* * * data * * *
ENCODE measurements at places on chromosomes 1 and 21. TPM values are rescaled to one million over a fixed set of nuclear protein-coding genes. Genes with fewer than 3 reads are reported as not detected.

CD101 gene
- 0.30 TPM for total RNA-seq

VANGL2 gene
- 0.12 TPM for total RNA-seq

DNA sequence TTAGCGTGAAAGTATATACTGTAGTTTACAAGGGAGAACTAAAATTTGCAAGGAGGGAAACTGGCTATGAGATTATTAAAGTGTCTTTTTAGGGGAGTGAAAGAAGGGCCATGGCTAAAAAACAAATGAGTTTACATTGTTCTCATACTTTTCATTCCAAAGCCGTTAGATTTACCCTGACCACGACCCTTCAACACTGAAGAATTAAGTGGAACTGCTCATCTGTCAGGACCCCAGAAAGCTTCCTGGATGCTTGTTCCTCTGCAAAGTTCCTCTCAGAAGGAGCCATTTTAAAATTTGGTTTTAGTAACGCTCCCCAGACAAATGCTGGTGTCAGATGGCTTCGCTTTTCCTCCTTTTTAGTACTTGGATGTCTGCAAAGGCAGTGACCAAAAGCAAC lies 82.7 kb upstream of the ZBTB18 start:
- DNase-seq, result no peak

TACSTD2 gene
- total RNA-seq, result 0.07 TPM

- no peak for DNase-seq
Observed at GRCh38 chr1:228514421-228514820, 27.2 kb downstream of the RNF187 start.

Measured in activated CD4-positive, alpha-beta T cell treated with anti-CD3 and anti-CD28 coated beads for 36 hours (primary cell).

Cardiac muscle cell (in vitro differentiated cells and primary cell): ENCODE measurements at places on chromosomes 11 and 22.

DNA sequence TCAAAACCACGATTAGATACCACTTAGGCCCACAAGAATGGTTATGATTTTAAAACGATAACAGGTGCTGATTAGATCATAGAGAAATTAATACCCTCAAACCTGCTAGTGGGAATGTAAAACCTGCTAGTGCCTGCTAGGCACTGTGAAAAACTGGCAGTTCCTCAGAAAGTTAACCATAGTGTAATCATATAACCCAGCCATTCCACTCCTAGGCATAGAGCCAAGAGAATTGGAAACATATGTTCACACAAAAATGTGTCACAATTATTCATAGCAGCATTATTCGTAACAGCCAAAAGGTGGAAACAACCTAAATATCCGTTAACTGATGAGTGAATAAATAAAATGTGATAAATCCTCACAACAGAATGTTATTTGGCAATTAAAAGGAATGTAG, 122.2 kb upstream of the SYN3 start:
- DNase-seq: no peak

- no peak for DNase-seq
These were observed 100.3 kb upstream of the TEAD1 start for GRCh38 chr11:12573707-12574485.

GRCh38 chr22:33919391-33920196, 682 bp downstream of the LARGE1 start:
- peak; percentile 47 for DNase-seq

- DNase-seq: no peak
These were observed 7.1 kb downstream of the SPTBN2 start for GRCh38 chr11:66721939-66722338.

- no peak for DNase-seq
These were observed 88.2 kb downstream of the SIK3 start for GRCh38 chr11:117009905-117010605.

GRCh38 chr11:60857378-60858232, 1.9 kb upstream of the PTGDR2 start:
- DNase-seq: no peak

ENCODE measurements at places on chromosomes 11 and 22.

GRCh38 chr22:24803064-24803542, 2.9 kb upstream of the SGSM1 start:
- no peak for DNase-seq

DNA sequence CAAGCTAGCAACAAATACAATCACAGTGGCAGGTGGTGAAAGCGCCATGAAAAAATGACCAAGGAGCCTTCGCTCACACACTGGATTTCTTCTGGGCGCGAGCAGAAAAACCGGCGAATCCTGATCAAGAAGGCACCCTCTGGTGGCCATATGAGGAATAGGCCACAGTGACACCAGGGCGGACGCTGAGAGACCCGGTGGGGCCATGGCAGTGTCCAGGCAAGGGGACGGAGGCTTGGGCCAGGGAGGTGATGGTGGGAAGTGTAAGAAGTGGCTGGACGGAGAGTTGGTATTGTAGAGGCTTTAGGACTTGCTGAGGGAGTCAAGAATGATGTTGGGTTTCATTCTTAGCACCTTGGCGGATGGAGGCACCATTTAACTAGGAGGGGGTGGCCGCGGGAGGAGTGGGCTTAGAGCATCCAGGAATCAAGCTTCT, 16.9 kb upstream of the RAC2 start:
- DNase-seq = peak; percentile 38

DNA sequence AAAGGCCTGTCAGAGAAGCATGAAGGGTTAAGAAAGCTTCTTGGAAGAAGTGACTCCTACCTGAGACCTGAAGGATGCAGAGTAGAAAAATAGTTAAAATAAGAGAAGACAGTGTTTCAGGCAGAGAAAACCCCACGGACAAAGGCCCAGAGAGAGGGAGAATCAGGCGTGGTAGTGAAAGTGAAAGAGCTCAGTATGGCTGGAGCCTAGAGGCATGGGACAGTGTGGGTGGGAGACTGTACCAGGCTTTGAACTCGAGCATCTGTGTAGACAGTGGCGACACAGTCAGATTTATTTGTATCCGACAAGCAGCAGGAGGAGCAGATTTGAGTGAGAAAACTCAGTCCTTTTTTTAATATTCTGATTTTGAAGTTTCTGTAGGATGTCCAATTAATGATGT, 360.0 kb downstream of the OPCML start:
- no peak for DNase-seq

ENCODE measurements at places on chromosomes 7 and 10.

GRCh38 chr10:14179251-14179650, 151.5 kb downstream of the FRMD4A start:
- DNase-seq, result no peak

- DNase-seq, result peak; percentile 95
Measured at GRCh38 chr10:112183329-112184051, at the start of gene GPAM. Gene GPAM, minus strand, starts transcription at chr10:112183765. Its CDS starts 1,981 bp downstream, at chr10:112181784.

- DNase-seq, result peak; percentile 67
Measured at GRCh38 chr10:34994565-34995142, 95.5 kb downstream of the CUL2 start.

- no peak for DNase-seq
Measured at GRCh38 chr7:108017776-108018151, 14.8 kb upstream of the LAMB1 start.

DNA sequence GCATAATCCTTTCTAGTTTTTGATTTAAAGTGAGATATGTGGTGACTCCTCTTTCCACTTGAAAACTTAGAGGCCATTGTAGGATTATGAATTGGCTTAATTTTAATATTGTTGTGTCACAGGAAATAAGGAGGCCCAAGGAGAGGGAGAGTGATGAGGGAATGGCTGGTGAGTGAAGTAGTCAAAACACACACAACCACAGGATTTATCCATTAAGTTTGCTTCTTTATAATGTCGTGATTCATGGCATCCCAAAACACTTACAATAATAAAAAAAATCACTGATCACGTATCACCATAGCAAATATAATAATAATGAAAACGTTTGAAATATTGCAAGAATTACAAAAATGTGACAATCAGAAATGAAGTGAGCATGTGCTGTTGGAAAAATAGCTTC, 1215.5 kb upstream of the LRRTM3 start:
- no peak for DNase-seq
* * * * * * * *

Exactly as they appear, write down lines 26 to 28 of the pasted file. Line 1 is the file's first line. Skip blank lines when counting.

ENCODE measurements at places on chromosomes 11 and 22.

GRCh38 chr22:24803064-24803542, 2.9 kb upstream of the SGSM1 start:
- no peak for DNase-seq